Breast Cancer Research and Treatment

, Volume 139, Issue 3, pp 833–843 | Cite as

Association of progesterone receptor gene (PGR) variants and breast cancer risk in African American women

  • Courtney A. Gabriel
  • Nandita Mitra
  • Angela DeMichele
  • Timothy Rebbeck


Prolonged exposure to combined hormone replacement therapy (estrogen plus progestin) increases a woman’s risk of breast cancer, whereas estrogen-only hormone replacement therapy does not. This suggests that progesterone may play a role in breast carcinogenesis. Association studies have reported inconsistent relationships between progesterone receptor gene variants and breast cancer. A population-based case–control study in three counties of the Philadelphia Metropolitan area was undertaken. We evaluated 8 PGR candidate SNPs and 18 PGR tagging SNPS in 487 breast cancer cases and 843 controls using multivariable logistic regression with adjustment for combined hormone replacement therapy use. Separate analyses were conducted for European Americans (EA: 399 cases, 490 controls) and African Americans (AA: 88 cases, 353 controls). In EAs, no significant associations were observed with the investigated PGR variants. In AAs, two tagging SNPs (rs590688 and rs10895054) were statistically significantly associated with breast cancer. For rs590688, each addition of the C allele was protective compared to the G allele (OR = 0.56, 95 % CI 0.39–0.82, p value 0.003, corrected p value 0.03). For rs10895054, each addition of the T allele increased the risk of breast cancer compared to the A allele nearly threefold (OR = 2.9, 95 % CI 1.47–6.02, p value 0.002, corrected p value 0.04). Three haplotype blocks, all containing rs590688, were found to be significantly associated with breast cancer risk. Environmental exposures, namely parity and obesity modified the effect of both SNPs on breast cancer risk in EA. This is the first study to find an association between two PGR variants and breast cancer in AA women. These results suggest that studies of PGR variants in other non-White populations may reveal additional cancer associations of interest.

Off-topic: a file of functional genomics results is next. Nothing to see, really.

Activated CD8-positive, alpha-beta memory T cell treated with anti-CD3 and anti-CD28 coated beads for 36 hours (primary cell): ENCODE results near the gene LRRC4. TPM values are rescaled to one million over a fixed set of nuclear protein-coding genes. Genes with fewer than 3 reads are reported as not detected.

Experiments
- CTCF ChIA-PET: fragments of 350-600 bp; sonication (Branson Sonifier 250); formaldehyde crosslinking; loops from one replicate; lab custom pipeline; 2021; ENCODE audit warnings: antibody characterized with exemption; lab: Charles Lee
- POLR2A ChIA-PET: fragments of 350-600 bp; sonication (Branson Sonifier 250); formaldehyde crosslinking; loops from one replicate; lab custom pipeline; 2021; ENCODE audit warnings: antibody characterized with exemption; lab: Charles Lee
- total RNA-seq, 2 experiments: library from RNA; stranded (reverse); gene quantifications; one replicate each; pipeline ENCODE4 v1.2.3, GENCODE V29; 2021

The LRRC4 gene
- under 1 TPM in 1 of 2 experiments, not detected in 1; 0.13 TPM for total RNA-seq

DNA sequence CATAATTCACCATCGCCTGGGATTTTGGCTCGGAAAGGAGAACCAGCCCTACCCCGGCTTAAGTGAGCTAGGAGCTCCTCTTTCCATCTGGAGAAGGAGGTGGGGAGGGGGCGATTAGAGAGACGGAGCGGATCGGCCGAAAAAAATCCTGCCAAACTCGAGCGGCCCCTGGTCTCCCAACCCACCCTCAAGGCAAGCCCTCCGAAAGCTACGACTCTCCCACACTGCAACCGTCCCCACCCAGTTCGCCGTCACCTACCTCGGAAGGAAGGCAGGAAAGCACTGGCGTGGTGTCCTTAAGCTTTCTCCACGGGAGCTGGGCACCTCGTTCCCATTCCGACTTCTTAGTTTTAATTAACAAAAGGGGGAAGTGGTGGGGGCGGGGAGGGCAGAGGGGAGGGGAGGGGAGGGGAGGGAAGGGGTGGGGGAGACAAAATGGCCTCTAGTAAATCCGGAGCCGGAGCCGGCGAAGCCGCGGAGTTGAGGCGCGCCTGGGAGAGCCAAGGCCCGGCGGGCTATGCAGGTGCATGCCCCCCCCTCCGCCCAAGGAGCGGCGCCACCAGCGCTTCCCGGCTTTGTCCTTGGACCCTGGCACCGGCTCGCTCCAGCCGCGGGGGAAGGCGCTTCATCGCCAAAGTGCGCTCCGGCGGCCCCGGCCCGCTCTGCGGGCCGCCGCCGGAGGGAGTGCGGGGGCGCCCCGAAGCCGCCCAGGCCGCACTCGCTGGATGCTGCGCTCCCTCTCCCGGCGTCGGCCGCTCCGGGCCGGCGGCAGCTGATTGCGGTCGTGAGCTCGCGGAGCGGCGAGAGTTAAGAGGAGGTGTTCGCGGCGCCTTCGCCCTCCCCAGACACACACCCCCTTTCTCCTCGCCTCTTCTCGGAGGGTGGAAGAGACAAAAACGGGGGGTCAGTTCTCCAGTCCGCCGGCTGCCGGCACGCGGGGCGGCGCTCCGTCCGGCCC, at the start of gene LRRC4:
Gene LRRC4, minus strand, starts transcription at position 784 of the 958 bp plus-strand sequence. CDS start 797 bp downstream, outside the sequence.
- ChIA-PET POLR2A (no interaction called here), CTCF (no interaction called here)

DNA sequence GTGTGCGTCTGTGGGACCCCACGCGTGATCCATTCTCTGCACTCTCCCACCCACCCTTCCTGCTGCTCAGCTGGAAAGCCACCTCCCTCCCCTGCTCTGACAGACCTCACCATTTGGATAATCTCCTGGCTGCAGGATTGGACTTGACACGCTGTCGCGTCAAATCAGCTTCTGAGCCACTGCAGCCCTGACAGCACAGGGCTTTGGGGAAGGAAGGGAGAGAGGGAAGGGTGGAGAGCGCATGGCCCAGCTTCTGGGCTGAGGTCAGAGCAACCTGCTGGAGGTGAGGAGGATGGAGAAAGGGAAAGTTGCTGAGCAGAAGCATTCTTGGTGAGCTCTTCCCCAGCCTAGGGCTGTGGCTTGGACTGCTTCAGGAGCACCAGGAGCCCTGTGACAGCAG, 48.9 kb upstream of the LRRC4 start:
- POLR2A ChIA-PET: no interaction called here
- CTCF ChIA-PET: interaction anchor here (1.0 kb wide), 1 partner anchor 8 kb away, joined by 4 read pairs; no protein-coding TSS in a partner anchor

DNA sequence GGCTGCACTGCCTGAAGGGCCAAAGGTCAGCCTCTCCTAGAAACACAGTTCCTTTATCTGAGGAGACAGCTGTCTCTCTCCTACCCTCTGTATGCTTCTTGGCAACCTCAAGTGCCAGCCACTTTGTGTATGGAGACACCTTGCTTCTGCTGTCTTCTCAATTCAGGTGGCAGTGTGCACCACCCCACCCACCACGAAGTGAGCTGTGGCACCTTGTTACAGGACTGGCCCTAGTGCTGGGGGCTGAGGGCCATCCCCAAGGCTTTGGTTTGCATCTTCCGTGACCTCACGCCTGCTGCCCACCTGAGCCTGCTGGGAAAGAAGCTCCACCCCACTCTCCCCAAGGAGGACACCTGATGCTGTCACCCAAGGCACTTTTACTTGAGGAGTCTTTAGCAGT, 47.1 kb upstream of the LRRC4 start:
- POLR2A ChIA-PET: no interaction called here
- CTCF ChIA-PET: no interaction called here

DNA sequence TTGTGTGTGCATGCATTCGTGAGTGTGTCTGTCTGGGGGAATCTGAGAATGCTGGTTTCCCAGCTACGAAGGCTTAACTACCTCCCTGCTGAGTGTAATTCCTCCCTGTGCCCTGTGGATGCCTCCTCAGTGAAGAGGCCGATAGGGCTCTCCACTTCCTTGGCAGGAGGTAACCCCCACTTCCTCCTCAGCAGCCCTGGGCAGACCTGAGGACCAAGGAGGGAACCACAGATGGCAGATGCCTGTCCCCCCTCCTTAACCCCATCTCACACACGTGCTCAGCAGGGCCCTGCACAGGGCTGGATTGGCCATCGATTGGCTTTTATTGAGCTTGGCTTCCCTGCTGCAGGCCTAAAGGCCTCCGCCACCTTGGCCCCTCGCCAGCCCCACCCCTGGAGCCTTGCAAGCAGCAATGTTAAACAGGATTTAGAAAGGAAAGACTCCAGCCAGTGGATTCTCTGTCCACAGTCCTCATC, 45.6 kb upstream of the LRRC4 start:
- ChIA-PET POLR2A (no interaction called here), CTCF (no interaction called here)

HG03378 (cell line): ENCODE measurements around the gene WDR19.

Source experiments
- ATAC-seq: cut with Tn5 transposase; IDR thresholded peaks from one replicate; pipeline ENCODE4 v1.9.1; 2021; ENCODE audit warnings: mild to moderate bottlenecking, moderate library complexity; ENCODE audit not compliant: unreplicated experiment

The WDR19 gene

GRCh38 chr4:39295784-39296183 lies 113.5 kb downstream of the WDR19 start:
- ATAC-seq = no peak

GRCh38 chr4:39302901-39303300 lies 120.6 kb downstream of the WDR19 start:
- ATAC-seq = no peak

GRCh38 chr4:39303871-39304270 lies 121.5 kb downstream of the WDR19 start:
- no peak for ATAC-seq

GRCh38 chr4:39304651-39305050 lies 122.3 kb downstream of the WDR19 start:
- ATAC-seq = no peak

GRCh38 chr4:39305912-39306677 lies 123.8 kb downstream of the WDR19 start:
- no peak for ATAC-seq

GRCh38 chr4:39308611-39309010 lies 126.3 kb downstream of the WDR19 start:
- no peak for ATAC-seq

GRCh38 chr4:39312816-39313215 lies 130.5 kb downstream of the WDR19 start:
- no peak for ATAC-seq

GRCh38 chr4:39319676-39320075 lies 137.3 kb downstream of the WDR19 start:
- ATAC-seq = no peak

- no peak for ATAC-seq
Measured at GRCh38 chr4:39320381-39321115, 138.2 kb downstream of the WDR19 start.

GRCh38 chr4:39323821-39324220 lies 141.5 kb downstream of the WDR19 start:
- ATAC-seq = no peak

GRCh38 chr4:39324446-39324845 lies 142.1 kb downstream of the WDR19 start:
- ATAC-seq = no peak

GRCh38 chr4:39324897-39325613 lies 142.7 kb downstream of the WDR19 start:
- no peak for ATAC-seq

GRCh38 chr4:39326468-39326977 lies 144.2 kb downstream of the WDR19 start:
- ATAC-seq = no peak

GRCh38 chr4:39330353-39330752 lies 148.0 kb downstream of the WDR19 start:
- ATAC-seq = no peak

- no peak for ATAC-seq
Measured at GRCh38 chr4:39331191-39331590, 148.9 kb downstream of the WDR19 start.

Progesterone receptor Breast cancer Genotype Hormone replacement therapy Risk 


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Copyright information

© Springer Science+Business Media New York 2013

Authors and Affiliations

  • Courtney A. Gabriel
    • 1
  • Nandita Mitra
    • 2
  • Angela DeMichele
    • 4
  • Timothy Rebbeck
    • 3
  1. 1.Department of Hematology/OncologyPenn Medicine in Cherry HillCherry HillUSA
  2. 2.Department of Biostatistics and EpidemiologyUniversity of PennsylvaniaPhiladelphiaUSA
  3. 3.Department of Biostatistics and EpidemiologyUniversity of PennsylvaniaPhiladelphiaUSA
  4. 4.Division of Hematology Oncology, Department of Medicine, Abramson Cancer CenterUniversity of Pennsylvania, Perelman Center for Advanced MedicinePhiladelphiaUSA

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